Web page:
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Are my Lemon tree's still alive? 🥺

The tree was looking super healthy until we had snow in December. Before the temperature dipped below zero and the frost settled, I covered the tree to protect it. Once the bad weather passed, I unwrapped it and found that the leaves were soaking wet. Since then the leaves have started to fall off, and now they are completely bare. Do you think the tree is dead, and is there anything I can do to revive it? I have attached a picture of when it was in full bloom as well as what it looks like now



  • DovefromaboveDovefromabove Central Norfolk UKPosts: 82,270
    I’ll give @Nanny Beach a nudge … she grows lots of citrus. 

    Whereabouts roughly are you …?
    “I am not lost, for I know where I am. But however, where I am may be lost.” Winnie the Pooh

  • pansyfacepansyface PEAK DISTRICT DerbyshirePosts: 21,253
    See the text included in my comment on the calamondin problem.

    Compare necessary minimum temperature with your plant.

    Also consider the second paragraph - the yellowing on the lemon leaves suggests insufficient feeding during the summer.
    Apophthegm -  a big word for a small thought.
  • Nanny BeachNanny Beach Posts: 8,299
    edited 16 January
    Hello dove, have been nudged! Just taken a picture of the mandarin. All citrus are pretty high maintenance, special summer/winter feeds,rain water, spraying leaves indoors. Getting rid of pests. Ours go outside roughly April till September in a shady spot. They get dunked in a bucket of water weekly (in summer) left for 15 minutes to soak. The mandarin and calamondin are not at all hardy, they are both in the conservatory now. 
  • tui34tui34 Béziers, Herault, FrancePosts: 2,593
    Your lemon tree looks like it's on the way out!!!  Still, too hard to tell.  You are best to leave it, protect it from the cold.  Don't water it and maybe in the spring you get some buds.  They are tough little things.  

    If you get budding in the spring, prune off the dead branches ABOVE the buds.  

    Be patient.
    A good hoeing is worth two waterings.

  • philippasmith2philippasmith2 Posts: 2,436
    Not only protect from the cold in winter but also from the wet - a deadly combination.  Think on where these plants naturally flourish and that will give you some idea as to how to deal with them in your own situation.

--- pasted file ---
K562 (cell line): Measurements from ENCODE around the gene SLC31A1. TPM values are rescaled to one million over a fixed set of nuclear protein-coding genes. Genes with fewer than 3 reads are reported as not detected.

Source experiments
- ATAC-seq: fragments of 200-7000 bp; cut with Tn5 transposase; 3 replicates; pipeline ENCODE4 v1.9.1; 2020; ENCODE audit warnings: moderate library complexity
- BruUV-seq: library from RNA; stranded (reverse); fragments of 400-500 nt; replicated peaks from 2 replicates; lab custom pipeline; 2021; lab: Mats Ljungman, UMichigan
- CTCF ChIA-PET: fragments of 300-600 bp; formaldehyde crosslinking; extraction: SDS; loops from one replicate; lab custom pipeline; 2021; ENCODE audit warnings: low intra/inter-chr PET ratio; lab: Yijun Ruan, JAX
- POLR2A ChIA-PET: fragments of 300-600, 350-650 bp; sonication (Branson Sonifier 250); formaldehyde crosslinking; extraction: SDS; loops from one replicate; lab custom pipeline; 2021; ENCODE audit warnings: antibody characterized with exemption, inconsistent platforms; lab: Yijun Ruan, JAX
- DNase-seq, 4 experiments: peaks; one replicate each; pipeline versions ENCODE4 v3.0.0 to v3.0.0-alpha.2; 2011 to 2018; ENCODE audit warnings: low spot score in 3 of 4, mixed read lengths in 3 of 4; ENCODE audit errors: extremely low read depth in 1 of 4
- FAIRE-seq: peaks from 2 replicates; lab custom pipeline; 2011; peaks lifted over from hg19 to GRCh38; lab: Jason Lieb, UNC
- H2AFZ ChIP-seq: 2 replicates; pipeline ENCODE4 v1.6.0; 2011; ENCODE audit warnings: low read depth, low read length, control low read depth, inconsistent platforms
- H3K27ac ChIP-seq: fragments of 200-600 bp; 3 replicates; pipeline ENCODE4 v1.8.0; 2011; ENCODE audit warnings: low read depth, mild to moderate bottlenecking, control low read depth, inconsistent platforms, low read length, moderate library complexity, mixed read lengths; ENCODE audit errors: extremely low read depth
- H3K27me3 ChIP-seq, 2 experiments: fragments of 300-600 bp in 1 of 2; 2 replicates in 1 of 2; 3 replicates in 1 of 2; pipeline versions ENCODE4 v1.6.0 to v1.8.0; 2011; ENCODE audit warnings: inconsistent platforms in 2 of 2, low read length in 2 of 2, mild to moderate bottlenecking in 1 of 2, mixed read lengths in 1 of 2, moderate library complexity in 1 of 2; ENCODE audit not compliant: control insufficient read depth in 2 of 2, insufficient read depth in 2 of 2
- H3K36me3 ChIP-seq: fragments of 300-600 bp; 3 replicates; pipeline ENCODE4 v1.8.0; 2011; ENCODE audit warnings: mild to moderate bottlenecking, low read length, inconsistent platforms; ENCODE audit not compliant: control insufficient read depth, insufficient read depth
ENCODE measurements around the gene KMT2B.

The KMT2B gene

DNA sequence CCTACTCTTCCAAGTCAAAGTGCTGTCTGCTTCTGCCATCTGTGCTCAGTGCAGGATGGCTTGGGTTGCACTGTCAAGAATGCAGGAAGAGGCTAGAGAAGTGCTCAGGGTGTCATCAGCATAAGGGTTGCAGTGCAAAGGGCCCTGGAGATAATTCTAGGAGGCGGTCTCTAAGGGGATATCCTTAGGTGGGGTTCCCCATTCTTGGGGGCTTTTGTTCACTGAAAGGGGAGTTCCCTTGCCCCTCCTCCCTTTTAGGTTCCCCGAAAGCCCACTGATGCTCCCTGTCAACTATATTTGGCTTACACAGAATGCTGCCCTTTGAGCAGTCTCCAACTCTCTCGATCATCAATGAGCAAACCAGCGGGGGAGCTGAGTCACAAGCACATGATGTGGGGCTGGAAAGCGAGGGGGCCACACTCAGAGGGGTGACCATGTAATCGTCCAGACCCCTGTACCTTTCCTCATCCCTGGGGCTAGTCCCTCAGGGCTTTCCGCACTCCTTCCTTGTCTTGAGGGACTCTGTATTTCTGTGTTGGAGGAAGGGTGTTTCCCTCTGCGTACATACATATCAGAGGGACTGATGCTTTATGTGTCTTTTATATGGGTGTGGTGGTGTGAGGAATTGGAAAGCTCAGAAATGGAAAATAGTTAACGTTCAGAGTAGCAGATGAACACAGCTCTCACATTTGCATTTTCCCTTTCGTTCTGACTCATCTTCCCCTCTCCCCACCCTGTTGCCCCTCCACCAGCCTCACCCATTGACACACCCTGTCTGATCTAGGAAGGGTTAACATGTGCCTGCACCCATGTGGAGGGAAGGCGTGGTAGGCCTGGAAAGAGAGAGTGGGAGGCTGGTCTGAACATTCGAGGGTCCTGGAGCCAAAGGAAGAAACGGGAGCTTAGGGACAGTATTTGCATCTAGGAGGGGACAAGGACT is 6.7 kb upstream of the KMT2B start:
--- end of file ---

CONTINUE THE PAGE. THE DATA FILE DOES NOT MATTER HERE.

• RedwingRedwing SussexPosts: 1,313
    edited 17 January
    It doesn't look great @fouzerrougui. Lemons are the hardiest of the citrus IMO. Don't know where you live but but where I live in Sussex, my citrus spend the winter in a cold greenhouse and from about March to October they are outside come rain or shine and whatever the weather throws at them they cope.

    If yours were mine I would peal away a little bark with your thumbnail and if there is any green detected, it's likely it's still alive.  Can you give it some protection in this really cold  weather? assuming you are having really cold weather now.  If you don't have a cold frame, and you've determined that it's still alive, I think I would bring it inside for the duration of this cold spell, into the coldest part of your house. BTW mine are looking pretty good right now in the cold greenhouse.
    Based in Sussex, I garden to encourage as many birds to my garden as possible.
  • Looking at your pic. your lemon does not look very healthy, the white/grey stems indicate dead. If you can, move it indoors to a porch or similar and leave it alone. No feed, water, or heat for a couple of months at least. When the days get longer and the weather warms up hopefully it will send out new shoots lower down the stems. Even possibly from the base. As above, remove any white dead stems in the Spring.
  • Allotment BoyAllotment Boy North London Posts: 5,842
    Hi, before I  started to put my home made lean too gh round them, I  tried wrapping my Lemons and they nearly always lost all their leaves.  They took most of summer to recover so I wasn't getting much fruit.  This was after they got too big to move to the greenhouse for winter. 
    As already said move them into  some protection,  even a garage or shed will do for now as they have no leaves. They may re-shoot in spring .
    AB Still learning

  • Leaf drop does not necessarily mean a lemon is dead. It has had a shock of some kind. If the stems are still green it will shoot again. It is just a very unhappy tree.
  • RedwingRedwing SussexPosts: 1,313
    Lots of helpful advice but the OP has not come back.
    Based in Sussex, I garden to encourage as many birds to my garden as possible.
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